A site map is a graphical representation of the pages in a web site.
Usually arranged in a hierarchial fashion, like an organizational chart, a site maps purpose is
generally to list all the pages in the site so that search engine robots can find them.
For very large sites with static pages, a site map can be very useful
to site visitors (humans) if the visitor is looking for a specific page, or a specific topic.
However, for small sites, the primary purpose of a site map is to provide a pathway for search
engines to find all the pages. This is particulary true when sites have content that can not
Wikipedia has a very complete description of site maps and their use.
Refer to these pages:
There are 2 primary types of sitemaps, or site
maps. The first is an HTML site map; the second is an XML site map. A third type of site
map less frequently used is a text site map.
The HTML site map can be easily integrated into
the "look-and-feel" of a site. It's appearance is usallly in an organization format either
vertically or horizonatlly. An example of an HTML site map is this sites page
The XML site map was developed by Google to solve
a need for search engines to more easily index sites with dynamic pages, large sites, and sites
using interactive forms. The protocol was developed by Google and has since been accepted by
Yahoo!, MSN, and ASK.
The XML site map is a
file that lists the
URLs for a site. It allows webmasters and search marketers to include information about each URL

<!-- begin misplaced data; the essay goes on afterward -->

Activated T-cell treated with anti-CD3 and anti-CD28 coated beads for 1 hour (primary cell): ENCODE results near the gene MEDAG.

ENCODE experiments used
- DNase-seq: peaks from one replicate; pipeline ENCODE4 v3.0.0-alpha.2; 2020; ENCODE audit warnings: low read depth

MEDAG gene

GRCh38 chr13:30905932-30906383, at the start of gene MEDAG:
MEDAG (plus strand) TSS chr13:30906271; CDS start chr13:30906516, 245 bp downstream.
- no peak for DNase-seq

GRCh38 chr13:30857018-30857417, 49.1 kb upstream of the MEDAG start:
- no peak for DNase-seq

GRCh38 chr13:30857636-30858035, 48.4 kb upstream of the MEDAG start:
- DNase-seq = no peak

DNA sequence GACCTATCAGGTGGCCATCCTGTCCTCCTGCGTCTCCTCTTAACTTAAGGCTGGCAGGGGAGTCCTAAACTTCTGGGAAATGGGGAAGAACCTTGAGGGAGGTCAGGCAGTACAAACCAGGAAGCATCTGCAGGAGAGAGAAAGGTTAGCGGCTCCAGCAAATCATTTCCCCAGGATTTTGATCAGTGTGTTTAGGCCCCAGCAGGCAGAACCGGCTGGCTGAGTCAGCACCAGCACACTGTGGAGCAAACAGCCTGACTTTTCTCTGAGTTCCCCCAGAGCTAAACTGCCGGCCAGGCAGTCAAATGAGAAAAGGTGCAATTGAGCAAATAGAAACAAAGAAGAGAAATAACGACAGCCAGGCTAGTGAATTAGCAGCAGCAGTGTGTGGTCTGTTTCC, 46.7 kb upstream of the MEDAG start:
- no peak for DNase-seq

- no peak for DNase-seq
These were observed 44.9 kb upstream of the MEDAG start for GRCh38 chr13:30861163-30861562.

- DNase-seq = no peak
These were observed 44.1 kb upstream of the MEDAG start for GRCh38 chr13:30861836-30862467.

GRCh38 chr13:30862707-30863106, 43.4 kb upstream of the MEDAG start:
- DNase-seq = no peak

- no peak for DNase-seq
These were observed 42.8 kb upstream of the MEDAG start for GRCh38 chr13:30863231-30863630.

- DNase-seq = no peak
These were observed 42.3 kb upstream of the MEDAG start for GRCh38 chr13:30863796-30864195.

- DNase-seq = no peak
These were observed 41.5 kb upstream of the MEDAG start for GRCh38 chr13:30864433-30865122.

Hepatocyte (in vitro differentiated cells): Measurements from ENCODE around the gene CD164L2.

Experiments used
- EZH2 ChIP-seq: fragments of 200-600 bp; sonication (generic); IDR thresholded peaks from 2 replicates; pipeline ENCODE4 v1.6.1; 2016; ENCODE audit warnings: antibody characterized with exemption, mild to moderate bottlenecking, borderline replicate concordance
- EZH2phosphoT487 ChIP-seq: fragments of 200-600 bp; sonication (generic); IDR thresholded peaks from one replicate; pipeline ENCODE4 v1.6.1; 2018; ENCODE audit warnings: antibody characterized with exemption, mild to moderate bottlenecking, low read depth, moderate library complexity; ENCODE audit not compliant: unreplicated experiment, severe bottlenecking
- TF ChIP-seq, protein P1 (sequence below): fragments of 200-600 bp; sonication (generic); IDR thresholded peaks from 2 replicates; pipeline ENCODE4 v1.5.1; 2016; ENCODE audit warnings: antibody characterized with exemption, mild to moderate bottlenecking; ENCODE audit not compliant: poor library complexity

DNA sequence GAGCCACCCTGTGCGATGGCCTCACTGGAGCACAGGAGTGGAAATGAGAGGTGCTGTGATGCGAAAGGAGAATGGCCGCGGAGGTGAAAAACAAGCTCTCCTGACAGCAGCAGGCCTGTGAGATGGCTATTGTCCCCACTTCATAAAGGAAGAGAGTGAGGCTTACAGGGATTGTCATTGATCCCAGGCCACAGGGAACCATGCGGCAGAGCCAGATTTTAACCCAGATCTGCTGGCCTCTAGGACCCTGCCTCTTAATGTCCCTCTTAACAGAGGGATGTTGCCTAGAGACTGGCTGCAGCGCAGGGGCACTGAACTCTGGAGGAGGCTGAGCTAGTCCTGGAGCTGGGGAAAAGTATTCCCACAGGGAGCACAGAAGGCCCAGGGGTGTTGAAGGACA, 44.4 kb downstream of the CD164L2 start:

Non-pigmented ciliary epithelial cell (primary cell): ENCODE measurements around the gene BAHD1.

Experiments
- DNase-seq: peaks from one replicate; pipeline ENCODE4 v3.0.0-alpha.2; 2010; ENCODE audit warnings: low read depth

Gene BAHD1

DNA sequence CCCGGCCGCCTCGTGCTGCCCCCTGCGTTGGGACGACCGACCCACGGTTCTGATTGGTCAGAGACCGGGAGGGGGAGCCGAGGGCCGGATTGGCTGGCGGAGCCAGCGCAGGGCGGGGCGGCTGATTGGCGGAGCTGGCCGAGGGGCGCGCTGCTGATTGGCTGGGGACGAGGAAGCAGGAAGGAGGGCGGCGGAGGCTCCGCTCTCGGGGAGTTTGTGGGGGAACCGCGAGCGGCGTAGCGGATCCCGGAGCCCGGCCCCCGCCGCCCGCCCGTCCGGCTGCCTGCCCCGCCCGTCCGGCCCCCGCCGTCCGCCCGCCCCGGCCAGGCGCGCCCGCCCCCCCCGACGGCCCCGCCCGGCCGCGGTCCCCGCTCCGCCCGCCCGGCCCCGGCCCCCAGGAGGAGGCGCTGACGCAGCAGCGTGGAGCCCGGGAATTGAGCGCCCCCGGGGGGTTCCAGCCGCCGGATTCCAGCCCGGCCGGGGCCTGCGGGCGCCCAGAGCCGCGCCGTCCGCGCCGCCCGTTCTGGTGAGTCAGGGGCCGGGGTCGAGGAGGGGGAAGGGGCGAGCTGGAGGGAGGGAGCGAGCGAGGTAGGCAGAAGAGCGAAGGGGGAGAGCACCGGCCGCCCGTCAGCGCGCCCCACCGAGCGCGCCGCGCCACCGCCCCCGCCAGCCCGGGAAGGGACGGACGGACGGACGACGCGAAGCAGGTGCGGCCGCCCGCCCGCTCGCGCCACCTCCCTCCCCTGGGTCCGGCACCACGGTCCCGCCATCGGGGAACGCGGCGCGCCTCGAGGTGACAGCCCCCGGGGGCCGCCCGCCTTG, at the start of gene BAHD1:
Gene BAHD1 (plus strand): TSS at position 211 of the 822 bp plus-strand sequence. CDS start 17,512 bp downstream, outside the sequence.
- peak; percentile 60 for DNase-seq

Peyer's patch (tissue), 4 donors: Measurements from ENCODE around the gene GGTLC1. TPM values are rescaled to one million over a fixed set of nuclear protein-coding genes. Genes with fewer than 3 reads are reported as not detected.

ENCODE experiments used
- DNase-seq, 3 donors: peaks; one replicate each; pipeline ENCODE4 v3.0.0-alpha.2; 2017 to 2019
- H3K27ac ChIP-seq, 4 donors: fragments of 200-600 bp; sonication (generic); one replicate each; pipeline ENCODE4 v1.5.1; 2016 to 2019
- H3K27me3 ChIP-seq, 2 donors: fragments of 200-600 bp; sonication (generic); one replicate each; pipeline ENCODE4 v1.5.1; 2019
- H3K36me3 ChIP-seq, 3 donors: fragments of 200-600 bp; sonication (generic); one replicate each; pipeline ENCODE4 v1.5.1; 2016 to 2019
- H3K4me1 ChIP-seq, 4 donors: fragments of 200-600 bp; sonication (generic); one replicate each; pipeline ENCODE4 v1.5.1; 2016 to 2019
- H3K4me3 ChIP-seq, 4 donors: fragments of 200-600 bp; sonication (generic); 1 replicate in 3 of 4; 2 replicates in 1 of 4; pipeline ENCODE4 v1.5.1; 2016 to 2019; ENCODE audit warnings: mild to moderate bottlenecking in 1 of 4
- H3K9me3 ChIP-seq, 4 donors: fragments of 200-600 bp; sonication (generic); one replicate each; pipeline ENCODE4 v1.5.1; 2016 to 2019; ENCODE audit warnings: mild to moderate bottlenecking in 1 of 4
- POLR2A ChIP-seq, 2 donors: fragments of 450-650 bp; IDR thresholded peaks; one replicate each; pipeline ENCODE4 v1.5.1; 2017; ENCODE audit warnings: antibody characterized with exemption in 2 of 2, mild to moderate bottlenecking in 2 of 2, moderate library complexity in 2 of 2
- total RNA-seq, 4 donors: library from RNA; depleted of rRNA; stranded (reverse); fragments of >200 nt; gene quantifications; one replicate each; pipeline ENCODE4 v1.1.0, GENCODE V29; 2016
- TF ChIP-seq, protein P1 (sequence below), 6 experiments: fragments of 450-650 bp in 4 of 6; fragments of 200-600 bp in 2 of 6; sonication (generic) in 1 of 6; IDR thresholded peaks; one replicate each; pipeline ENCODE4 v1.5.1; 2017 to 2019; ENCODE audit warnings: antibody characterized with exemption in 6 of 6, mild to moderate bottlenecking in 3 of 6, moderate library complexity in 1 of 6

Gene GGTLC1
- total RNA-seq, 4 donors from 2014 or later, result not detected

such as when it was last updated, how often it changes, and how important it is in relation to other
URLs in the site. Search engines are then able to crawl the site more intelligently. The XML
site map complements the robots.txt protocol. A robots.txt file is an exclusion protocol which
tells search engines what NOT to index, and is a widely accepted practice. By submitting site
maps to search engines, the webmaster informs the search engines about the site, and helps the
indexing of site.
It is important to remember
that having a site map, either XML or HTML, does not guarantee a web site will be indexed. And
if indexed, the site map in no influences the ranking of the pages. Ranking is dependent on
page content, link backs, and other HTML fundamentals.
The XML sitemap format is a
tagged format using UTF-8 encoding. An example from Wikipedia is illustrated below:
A comprehensive treatment of the XML site map is
Google Webmaster Tools.
Site maps, either XML or HTML
are placed in the public directory of a web site. The public directory is also often called
the root directory, or ht docs directory. The check whether a site may have a site map, type
the domain name plus the file extension. For example, to check for an XML site, in your
browser type http://www.yourdomain.com/sitemap.xml. To
check for an HTML site map, type http://www.yourdomain.com/sitemap.html
There are a number of great site map generator
tools on the market that can be used to generate an XML, HTML, or Text site map - or generate all 3
of them. Search on the phrase 'XML Site Map Generator'.